Lesson #4: Every plan should allow for flexibility. No two stoves are the same, medium high heat for one can be a different temperature from another.
After 20 minutes, I ended up with a much crispier and charred duck leg than I’m sure Melissa Clark, the recipe’s author, intended. The next step was to cover with foil and pop the duck into the oven for 2 hours at 325°F. Then remove the foil and cook for another hour. Mark had said that he had overcooked his duck and to adjust the cooking time when uncovered. I decided to lower the temperature to 300°F then popped the duck in and set the timer to 2 hours.
Lesson #5: When a hurdle presents itself, switch gears. There’s no point in fretting over what went wrong. In times of a crisis, you have to adjust and be flexible, deviate from the recipe because clearly you’re already off track.
After 2 hours, I didn’t bother to continue cooking the duck uncovered. I figured the high heat of the flame on the stove had already crisped the legs enough. Meanwhile, I assembled the salad and made a simple mustard maple syrup vinaigrette. The duck leg turned out to be cooked perfectly. The meat was falling off the bone easily. It may have looked a little darker than I wanted it to be but it still tasted fantastic. What I didn’t anticipate was the saltiness of the duck. The recipe called for 8 duck legs and I had only cooked 2 without adjusting the seasonings.
Lesson #6: Creativity can get you out of many sticky situations. Solution to the salty duck? Shred the meat and toss it with the salad. That was perhaps the most brilliant idea of the night because the sweetness of the dressing and candied walnuts, hard boiled egg, spinach, and cherry tomatoes, was the perfect combination to balance out the saltiness of the duck.
Here is the recipe that I assure you will give you a duck confit (or duck confit salad) as good as any fine French restaurant. And if your luck should be like mine and you encounter a few mishaps along the way, know that patience, flexibility, adjustments and creativity should get you right back on track. A different track than you intended, perhaps, but nevertheless it will be a delicious one. And that’s why we cook.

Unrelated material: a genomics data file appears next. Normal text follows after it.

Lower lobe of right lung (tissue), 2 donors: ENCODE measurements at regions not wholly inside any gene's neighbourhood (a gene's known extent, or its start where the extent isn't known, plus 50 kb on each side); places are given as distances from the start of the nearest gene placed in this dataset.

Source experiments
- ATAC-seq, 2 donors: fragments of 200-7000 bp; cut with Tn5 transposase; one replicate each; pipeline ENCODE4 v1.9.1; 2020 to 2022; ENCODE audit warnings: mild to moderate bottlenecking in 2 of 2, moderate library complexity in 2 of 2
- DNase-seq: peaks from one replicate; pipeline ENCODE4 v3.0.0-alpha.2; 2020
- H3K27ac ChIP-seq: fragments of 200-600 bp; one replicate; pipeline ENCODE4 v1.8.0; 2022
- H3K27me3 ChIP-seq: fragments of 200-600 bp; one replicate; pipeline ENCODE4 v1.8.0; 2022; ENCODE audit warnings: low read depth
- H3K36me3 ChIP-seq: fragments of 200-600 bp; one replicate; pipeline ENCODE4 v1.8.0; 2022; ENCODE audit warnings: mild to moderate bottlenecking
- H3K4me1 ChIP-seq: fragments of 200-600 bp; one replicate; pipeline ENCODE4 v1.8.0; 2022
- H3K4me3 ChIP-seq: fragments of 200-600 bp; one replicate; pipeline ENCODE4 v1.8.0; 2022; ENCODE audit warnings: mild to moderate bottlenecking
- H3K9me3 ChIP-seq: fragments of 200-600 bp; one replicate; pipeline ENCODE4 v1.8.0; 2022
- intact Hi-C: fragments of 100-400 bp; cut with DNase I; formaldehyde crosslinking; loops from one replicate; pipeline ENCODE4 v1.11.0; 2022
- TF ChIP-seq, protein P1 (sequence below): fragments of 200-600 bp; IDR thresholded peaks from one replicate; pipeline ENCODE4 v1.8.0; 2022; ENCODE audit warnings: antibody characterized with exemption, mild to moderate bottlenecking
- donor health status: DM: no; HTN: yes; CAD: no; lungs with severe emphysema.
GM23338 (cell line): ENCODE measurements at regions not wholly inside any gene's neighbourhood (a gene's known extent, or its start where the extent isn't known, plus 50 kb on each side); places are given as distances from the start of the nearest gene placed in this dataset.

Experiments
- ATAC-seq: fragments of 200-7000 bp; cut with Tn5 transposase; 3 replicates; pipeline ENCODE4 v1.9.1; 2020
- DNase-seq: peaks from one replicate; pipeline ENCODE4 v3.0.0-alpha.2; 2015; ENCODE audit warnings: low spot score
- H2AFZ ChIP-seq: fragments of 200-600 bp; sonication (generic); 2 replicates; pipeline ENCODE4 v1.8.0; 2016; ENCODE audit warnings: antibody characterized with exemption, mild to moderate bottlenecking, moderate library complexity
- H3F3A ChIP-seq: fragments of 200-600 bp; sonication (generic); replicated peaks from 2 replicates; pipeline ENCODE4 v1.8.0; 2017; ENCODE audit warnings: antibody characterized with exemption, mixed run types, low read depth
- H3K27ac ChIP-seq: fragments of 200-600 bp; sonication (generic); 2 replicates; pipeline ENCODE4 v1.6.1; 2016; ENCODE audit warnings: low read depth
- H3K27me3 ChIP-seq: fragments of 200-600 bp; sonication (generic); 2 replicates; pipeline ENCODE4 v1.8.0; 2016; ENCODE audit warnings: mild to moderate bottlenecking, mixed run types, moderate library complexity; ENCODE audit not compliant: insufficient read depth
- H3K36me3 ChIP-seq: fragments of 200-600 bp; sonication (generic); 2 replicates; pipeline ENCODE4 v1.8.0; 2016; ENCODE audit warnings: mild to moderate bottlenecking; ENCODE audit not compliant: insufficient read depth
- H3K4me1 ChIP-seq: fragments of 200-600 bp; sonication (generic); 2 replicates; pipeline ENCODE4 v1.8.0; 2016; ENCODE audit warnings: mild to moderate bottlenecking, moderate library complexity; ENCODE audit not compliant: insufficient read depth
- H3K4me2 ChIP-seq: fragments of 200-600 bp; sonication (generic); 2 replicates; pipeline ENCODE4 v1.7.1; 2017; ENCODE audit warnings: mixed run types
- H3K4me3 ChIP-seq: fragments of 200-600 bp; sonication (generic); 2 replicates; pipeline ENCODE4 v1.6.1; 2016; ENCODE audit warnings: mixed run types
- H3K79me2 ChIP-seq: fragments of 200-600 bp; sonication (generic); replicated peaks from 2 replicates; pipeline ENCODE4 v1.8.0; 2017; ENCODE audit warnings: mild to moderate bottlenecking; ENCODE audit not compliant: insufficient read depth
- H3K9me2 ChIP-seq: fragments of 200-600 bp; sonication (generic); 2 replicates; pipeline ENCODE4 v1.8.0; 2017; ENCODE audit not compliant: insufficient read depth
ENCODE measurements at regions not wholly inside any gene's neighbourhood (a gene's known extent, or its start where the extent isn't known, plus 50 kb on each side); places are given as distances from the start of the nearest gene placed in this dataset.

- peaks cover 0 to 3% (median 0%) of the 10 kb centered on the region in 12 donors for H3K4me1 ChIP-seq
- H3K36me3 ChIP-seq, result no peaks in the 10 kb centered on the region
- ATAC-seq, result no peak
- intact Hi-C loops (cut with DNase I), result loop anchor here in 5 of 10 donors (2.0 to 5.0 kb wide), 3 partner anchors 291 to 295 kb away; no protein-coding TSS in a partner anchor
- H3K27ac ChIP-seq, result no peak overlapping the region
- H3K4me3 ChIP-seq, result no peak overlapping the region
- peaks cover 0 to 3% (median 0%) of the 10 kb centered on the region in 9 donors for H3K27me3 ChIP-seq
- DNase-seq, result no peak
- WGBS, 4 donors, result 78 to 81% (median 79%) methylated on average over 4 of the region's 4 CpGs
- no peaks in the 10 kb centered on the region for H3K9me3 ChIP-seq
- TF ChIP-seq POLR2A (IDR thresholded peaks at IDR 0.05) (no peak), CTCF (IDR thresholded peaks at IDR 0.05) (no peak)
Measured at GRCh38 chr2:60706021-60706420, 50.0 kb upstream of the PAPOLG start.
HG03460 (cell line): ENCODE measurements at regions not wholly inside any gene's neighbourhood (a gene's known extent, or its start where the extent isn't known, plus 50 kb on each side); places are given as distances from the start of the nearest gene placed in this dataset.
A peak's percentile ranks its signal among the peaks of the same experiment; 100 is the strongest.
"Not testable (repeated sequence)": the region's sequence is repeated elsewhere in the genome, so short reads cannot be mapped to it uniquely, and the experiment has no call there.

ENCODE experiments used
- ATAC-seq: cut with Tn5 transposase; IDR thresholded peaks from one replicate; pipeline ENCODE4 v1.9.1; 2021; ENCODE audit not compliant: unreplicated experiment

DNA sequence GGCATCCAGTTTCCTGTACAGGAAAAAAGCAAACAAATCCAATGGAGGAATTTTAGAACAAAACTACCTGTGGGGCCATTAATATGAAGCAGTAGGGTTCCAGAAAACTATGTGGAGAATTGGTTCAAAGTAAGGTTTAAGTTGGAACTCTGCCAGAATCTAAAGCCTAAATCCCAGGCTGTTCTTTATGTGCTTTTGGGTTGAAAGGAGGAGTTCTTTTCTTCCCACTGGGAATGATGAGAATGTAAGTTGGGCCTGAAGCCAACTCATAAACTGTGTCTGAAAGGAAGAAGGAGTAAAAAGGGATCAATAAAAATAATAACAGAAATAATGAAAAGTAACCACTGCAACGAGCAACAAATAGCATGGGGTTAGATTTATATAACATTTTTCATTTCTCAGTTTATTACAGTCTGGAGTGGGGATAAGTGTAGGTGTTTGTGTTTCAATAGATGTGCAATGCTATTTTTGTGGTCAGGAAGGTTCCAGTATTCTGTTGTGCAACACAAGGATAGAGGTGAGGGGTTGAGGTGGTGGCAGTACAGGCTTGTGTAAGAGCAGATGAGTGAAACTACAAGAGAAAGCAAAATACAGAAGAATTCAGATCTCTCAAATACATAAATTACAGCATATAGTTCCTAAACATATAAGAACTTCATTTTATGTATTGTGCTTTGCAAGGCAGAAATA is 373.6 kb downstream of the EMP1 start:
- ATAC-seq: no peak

Easy Duck Confit Salad
Adapted from Melissa Clark
What you need:
1 ½ teaspoons kosher salt
1 teaspoon freshly ground black pepper
½ teaspoon dried thyme
1 bay leaf, crumbled
8 moulard duck legs (one per person), rinsed and patted dry but not trimmed
What to do:
1. In a small bowl, combine salt, pepper, thyme and bay leaf pieces. Sprinkle duck generously with mixture. Place duck legs in a pan in one layer. Cover tightly with plastic wrap and refrigerate for 24 hours.
2. The next day, heat oven to 300°F. Place duck legs, fat side down, in a large ovenproof skillet, with legs fitting snugly in a single layer (you may have to use two skillets or cook them in batches). Heat duck legs over medium-high heat until fat starts to render. When there is about 1/4 inch of rendered fat in pan, about 20 minutes, flip duck legs, cover pan with foil, and place it in oven. If you have used two pans, transfer duck and fat to a roasting pan, cover with foil and place in oven.
3. Roast legs for 2 hours.
4. Serve duck hot or warm, over roasted potatoes or noodles or shredded into a green salad.
Spinach Salad with Maple Mustard Vinaigrette
What you need:
A bag of spinach
3 hard boiled eggs, sliced
2 handfuls of cherry tomatoes, sliced in half
2 handfuls of walnuts, toasted
For the dressing:
1/4 cup olive oil
2 T mustard
2 T maple syrup
Juice of half a lemon
Salt and pepper to taste
1. Heat up a pan and toss in the walnuts with a sprinkling of sugar. Keep tossing over the heat to toast and remove once the nuts turn a darker shade of brown.
2. Toss all of the salad ingredients together.
3. Put all dressing ingredients into a mason jar and shake well. Taste and adjust seasonings according to your liking.
4. Pour dressing over salad and mix well.